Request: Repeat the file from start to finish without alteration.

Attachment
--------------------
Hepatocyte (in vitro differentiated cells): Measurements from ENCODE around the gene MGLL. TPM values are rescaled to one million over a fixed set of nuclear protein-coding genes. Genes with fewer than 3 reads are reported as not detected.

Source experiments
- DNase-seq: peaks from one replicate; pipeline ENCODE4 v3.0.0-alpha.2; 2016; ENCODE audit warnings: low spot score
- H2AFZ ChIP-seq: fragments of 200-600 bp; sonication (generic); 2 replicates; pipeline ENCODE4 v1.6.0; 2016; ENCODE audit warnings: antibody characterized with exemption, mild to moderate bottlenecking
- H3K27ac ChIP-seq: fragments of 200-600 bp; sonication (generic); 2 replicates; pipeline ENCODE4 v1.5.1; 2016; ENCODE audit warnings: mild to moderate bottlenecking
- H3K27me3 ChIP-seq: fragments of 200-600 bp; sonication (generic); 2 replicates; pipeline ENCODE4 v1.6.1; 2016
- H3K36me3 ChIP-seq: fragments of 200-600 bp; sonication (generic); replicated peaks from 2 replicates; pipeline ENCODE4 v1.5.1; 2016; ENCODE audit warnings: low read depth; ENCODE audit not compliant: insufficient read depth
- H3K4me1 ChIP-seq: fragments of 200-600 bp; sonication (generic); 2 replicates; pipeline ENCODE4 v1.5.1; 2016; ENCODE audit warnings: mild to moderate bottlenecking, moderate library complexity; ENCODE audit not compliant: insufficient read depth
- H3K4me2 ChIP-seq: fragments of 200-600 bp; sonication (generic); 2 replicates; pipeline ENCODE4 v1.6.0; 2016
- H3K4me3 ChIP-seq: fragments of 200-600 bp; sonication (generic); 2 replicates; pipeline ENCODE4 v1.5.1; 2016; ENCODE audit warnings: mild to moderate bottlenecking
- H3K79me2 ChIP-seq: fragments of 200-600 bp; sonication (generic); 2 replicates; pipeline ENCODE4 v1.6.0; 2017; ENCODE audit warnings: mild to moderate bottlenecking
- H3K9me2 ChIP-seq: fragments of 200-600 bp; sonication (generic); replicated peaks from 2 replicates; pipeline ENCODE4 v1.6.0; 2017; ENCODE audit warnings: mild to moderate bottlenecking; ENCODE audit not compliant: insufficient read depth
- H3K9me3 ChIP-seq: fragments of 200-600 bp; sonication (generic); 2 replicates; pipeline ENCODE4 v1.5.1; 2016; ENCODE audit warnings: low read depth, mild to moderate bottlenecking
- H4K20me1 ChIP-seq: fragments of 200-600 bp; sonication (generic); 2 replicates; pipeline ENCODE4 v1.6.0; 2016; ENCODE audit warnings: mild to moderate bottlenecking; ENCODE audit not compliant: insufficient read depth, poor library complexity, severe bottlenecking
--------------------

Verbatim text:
Hepatocyte (in vitro differentiated cells): Measurements from ENCODE around the gene MGLL. TPM values are rescaled to one million over a fixed set of nuclear protein-coding genes. Genes with fewer than 3 reads are reported as not detected.

Source experiments
- DNase-seq: peaks from one replicate; pipeline ENCODE4 v3.0.0-alpha.2; 2016; ENCODE audit warnings: low spot score
- H2AFZ ChIP-seq: fragments of 200-600 bp; sonication (generic); 2 replicates; pipeline ENCODE4 v1.6.0; 2016; ENCODE audit warnings: antibody characterized with exemption, mild to moderate bottlenecking
- H3K27ac ChIP-seq: fragments of 200-600 bp; sonication (generic); 2 replicates; pipeline ENCODE4 v1.5.1; 2016; ENCODE audit warnings: mild to moderate bottlenecking
- H3K27me3 ChIP-seq: fragments of 200-600 bp; sonication (generic); 2 replicates; pipeline ENCODE4 v1.6.1; 2016
- H3K36me3 ChIP-seq: fragments of 200-600 bp; sonication (generic); replicated peaks from 2 replicates; pipeline ENCODE4 v1.5.1; 2016; ENCODE audit warnings: low read depth; ENCODE audit not compliant: insufficient read depth
- H3K4me1 ChIP-seq: fragments of 200-600 bp; sonication (generic); 2 replicates; pipeline ENCODE4 v1.5.1; 2016; ENCODE audit warnings: mild to moderate bottlenecking, moderate library complexity; ENCODE audit not compliant: insufficient read depth
- H3K4me2 ChIP-seq: fragments of 200-600 bp; sonication (generic); 2 replicates; pipeline ENCODE4 v1.6.0; 2016
- H3K4me3 ChIP-seq: fragments of 200-600 bp; sonication (generic); 2 replicates; pipeline ENCODE4 v1.5.1; 2016; ENCODE audit warnings: mild to moderate bottlenecking
- H3K79me2 ChIP-seq: fragments of 200-600 bp; sonication (generic); 2 replicates; pipeline ENCODE4 v1.6.0; 2017; ENCODE audit warnings: mild to moderate bottlenecking
- H3K9me2 ChIP-seq: fragments of 200-600 bp; sonication (generic); replicated peaks from 2 replicates; pipeline ENCODE4 v1.6.0; 2017; ENCODE audit warnings: mild to moderate bottlenecking; ENCODE audit not compliant: insufficient read depth
- H3K9me3 ChIP-seq: fragments of 200-600 bp; sonication (generic); 2 replicates; pipeline ENCODE4 v1.5.1; 2016; ENCODE audit warnings: low read depth, mild to moderate bottlenecking
- H4K20me1 ChIP-seq: fragments of 200-600 bp; sonication (generic); 2 replicates; pipeline ENCODE4 v1.6.0; 2016; ENCODE audit warnings: mild to moderate bottlenecking; ENCODE audit not compliant: insufficient read depth, poor library complexity, severe bottlenecking